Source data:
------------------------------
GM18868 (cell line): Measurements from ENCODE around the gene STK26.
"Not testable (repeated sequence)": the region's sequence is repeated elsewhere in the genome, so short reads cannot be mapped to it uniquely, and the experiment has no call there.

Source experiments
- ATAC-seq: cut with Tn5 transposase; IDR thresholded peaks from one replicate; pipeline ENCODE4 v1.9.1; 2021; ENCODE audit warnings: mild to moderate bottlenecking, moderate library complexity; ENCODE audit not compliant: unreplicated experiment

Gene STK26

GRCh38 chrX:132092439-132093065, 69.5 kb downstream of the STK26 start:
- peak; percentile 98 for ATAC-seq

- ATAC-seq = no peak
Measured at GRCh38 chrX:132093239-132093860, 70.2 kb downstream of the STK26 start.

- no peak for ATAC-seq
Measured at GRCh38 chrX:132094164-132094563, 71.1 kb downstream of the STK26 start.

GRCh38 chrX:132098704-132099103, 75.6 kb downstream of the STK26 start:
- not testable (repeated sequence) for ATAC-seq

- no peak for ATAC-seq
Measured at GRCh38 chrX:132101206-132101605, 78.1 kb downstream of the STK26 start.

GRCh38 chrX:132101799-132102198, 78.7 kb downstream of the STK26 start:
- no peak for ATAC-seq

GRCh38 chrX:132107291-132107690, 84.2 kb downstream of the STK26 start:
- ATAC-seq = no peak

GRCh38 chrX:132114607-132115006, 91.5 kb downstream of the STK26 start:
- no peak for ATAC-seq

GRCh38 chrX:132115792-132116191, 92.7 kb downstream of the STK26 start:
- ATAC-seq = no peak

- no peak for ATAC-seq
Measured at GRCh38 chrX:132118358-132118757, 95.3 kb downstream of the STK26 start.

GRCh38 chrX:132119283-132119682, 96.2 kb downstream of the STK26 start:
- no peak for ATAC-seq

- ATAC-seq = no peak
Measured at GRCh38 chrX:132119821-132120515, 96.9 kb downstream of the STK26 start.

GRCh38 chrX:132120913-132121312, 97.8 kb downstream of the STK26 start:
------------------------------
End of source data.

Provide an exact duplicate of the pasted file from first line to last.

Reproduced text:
GM18868 (cell line): Measurements from ENCODE around the gene STK26.
"Not testable (repeated sequence)": the region's sequence is repeated elsewhere in the genome, so short reads cannot be mapped to it uniquely, and the experiment has no call there.

Source experiments
- ATAC-seq: cut with Tn5 transposase; IDR thresholded peaks from one replicate; pipeline ENCODE4 v1.9.1; 2021; ENCODE audit warnings: mild to moderate bottlenecking, moderate library complexity; ENCODE audit not compliant: unreplicated experiment

Gene STK26

GRCh38 chrX:132092439-132093065, 69.5 kb downstream of the STK26 start:
- peak; percentile 98 for ATAC-seq

- ATAC-seq = no peak
Measured at GRCh38 chrX:132093239-132093860, 70.2 kb downstream of the STK26 start.

- no peak for ATAC-seq
Measured at GRCh38 chrX:132094164-132094563, 71.1 kb downstream of the STK26 start.

GRCh38 chrX:132098704-132099103, 75.6 kb downstream of the STK26 start:
- not testable (repeated sequence) for ATAC-seq

- no peak for ATAC-seq
Measured at GRCh38 chrX:132101206-132101605, 78.1 kb downstream of the STK26 start.

GRCh38 chrX:132101799-132102198, 78.7 kb downstream of the STK26 start:
- no peak for ATAC-seq

GRCh38 chrX:132107291-132107690, 84.2 kb downstream of the STK26 start:
- ATAC-seq = no peak

GRCh38 chrX:132114607-132115006, 91.5 kb downstream of the STK26 start:
- no peak for ATAC-seq

GRCh38 chrX:132115792-132116191, 92.7 kb downstream of the STK26 start:
- ATAC-seq = no peak

- no peak for ATAC-seq
Measured at GRCh38 chrX:132118358-132118757, 95.3 kb downstream of the STK26 start.

GRCh38 chrX:132119283-132119682, 96.2 kb downstream of the STK26 start:
- no peak for ATAC-seq

- ATAC-seq = no peak
Measured at GRCh38 chrX:132119821-132120515, 96.9 kb downstream of the STK26 start.

GRCh38 chrX:132120913-132121312, 97.8 kb downstream of the STK26 start: